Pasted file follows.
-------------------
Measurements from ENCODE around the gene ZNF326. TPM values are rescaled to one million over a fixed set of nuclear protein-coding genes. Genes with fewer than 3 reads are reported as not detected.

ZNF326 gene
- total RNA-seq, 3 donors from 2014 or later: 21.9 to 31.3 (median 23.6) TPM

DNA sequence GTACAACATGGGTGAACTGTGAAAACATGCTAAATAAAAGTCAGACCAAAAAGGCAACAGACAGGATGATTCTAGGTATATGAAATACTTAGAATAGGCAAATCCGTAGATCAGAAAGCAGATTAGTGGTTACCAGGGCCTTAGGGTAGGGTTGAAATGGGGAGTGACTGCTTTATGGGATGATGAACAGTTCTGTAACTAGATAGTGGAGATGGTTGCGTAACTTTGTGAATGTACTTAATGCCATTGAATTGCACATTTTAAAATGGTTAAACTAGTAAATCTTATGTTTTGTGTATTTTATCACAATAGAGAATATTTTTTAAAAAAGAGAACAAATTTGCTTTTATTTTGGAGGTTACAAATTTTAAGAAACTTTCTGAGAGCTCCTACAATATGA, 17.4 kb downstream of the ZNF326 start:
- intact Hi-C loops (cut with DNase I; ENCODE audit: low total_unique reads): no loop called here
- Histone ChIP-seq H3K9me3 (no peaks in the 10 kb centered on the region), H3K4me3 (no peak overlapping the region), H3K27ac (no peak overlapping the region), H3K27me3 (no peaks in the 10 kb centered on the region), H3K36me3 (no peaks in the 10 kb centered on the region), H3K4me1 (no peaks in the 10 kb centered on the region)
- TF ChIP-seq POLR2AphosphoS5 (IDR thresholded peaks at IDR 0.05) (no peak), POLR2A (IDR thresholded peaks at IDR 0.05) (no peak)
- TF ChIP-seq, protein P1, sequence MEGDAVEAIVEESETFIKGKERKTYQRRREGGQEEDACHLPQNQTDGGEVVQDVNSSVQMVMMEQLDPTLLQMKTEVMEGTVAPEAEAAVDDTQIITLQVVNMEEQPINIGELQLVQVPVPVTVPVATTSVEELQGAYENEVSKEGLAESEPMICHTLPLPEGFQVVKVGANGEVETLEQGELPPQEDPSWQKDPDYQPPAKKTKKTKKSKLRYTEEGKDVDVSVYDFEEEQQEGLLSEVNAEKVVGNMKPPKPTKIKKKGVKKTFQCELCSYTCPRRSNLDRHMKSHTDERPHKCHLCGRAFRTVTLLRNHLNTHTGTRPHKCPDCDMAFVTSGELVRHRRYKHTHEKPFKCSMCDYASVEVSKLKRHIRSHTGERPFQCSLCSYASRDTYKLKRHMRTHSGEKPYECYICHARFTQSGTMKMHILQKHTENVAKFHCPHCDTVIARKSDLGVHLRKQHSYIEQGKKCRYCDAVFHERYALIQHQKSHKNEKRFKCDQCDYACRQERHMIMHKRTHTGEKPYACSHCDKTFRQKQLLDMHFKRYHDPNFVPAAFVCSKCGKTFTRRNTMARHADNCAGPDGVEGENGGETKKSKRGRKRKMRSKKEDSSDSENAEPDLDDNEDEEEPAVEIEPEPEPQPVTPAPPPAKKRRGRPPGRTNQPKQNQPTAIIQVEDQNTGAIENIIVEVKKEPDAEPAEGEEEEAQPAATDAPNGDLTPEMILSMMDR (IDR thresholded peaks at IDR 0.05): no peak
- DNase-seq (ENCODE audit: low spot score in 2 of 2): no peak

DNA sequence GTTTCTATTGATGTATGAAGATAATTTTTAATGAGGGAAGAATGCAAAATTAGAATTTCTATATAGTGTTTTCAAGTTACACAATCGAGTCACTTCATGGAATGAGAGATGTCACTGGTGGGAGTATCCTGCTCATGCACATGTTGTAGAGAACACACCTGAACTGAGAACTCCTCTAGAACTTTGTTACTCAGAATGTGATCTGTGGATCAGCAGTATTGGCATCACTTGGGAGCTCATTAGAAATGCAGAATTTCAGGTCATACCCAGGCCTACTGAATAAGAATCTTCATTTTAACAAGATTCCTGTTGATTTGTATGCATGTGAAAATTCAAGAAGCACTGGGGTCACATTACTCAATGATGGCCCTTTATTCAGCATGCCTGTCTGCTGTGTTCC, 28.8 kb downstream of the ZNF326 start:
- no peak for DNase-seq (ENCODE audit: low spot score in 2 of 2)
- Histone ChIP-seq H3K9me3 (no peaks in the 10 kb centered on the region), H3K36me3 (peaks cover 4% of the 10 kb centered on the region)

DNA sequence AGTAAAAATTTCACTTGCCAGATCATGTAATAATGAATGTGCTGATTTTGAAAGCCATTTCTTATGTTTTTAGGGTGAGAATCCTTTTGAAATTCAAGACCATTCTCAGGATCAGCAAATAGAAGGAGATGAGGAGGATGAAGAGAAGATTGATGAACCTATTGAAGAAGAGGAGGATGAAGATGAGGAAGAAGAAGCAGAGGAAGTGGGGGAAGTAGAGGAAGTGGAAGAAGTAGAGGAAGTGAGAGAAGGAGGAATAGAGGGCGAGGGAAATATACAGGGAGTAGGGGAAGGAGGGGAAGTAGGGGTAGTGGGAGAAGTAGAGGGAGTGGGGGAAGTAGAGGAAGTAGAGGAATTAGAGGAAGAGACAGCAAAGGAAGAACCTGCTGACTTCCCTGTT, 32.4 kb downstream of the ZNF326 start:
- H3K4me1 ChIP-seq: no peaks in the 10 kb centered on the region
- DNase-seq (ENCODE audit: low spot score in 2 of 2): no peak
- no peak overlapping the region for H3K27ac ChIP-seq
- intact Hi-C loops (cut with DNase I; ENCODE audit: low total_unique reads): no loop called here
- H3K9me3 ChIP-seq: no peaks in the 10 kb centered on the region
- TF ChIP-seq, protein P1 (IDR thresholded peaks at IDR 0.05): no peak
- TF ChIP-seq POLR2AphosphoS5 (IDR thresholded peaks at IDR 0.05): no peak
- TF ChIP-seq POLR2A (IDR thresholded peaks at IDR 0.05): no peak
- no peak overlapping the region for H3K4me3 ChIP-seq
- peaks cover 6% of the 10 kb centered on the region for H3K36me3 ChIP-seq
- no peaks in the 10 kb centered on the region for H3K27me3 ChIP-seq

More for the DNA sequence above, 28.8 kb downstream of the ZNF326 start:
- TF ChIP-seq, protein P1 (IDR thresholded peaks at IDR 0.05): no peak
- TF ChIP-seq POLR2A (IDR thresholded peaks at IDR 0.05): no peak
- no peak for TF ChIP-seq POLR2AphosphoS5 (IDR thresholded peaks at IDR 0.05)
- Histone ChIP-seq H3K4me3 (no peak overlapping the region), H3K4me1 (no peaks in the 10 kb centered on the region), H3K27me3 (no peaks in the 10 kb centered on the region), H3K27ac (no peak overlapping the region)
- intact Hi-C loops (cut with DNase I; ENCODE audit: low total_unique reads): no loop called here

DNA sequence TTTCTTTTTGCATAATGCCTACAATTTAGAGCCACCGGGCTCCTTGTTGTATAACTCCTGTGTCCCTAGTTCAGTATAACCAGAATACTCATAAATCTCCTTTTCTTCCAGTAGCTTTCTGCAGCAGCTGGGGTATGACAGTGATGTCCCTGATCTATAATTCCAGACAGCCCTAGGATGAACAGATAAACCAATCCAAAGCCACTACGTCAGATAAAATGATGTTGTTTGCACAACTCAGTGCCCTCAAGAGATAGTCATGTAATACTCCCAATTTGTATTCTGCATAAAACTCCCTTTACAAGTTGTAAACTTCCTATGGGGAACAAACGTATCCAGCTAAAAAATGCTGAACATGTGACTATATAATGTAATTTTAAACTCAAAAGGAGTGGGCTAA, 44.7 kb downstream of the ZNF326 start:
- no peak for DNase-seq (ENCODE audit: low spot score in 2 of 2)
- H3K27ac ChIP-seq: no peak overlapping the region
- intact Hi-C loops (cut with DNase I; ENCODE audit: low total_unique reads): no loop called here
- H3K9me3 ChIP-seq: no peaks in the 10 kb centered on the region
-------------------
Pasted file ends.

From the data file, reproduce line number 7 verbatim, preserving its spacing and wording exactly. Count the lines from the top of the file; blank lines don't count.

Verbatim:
- TF ChIP-seq POLR2AphosphoS5 (IDR thresholded peaks at IDR 0.05) (no peak), POLR2A (IDR thresholded peaks at IDR 0.05) (no peak)